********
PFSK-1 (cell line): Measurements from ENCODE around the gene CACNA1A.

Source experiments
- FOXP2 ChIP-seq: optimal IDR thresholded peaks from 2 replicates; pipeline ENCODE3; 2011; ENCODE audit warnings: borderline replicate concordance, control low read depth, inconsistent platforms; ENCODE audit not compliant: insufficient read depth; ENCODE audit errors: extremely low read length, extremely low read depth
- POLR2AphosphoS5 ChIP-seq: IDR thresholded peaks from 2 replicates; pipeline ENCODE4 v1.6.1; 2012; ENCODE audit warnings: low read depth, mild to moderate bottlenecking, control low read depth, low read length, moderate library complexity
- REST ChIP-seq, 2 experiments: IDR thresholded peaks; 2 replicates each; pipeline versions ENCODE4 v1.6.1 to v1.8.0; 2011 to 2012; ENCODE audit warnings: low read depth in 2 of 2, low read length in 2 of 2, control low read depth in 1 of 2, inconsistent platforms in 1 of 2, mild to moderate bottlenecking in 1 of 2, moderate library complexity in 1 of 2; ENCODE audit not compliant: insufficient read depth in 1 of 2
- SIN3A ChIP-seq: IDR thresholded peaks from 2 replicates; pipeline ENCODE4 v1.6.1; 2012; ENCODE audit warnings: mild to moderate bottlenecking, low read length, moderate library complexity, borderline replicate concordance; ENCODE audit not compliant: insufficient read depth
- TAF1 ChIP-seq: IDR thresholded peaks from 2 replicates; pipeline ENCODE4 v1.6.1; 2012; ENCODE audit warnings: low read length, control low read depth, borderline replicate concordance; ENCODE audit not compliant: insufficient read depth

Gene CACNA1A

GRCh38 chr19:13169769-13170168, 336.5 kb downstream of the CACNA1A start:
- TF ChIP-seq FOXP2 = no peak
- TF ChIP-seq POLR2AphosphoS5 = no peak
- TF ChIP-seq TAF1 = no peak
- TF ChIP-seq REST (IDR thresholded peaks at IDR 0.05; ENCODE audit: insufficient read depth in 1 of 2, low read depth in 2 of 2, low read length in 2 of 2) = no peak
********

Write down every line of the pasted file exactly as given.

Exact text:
PFSK-1 (cell line): Measurements from ENCODE around the gene CACNA1A.

Source experiments
- FOXP2 ChIP-seq: optimal IDR thresholded peaks from 2 replicates; pipeline ENCODE3; 2011; ENCODE audit warnings: borderline replicate concordance, control low read depth, inconsistent platforms; ENCODE audit not compliant: insufficient read depth; ENCODE audit errors: extremely low read length, extremely low read depth
- POLR2AphosphoS5 ChIP-seq: IDR thresholded peaks from 2 replicates; pipeline ENCODE4 v1.6.1; 2012; ENCODE audit warnings: low read depth, mild to moderate bottlenecking, control low read depth, low read length, moderate library complexity
- REST ChIP-seq, 2 experiments: IDR thresholded peaks; 2 replicates each; pipeline versions ENCODE4 v1.6.1 to v1.8.0; 2011 to 2012; ENCODE audit warnings: low read depth in 2 of 2, low read length in 2 of 2, control low read depth in 1 of 2, inconsistent platforms in 1 of 2, mild to moderate bottlenecking in 1 of 2, moderate library complexity in 1 of 2; ENCODE audit not compliant: insufficient read depth in 1 of 2
- SIN3A ChIP-seq: IDR thresholded peaks from 2 replicates; pipeline ENCODE4 v1.6.1; 2012; ENCODE audit warnings: mild to moderate bottlenecking, low read length, moderate library complexity, borderline replicate concordance; ENCODE audit not compliant: insufficient read depth
- TAF1 ChIP-seq: IDR thresholded peaks from 2 replicates; pipeline ENCODE4 v1.6.1; 2012; ENCODE audit warnings: low read length, control low read depth, borderline replicate concordance; ENCODE audit not compliant: insufficient read depth

Gene CACNA1A

GRCh38 chr19:13169769-13170168, 336.5 kb downstream of the CACNA1A start:
- TF ChIP-seq FOXP2 = no peak
- TF ChIP-seq POLR2AphosphoS5 = no peak
- TF ChIP-seq TAF1 = no peak
- TF ChIP-seq REST (IDR thresholded peaks at IDR 0.05; ENCODE audit: insufficient read depth in 1 of 2, low read depth in 2 of 2, low read length in 2 of 2) = no peak